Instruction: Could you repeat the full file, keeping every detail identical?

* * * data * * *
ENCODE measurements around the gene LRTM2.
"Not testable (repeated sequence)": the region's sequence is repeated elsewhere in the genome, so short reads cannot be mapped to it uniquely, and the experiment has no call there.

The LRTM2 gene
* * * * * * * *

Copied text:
ENCODE measurements around the gene LRTM2.
"Not testable (repeated sequence)": the region's sequence is repeated elsewhere in the genome, so short reads cannot be mapped to it uniquely, and the experiment has no call there.

The LRTM2 gene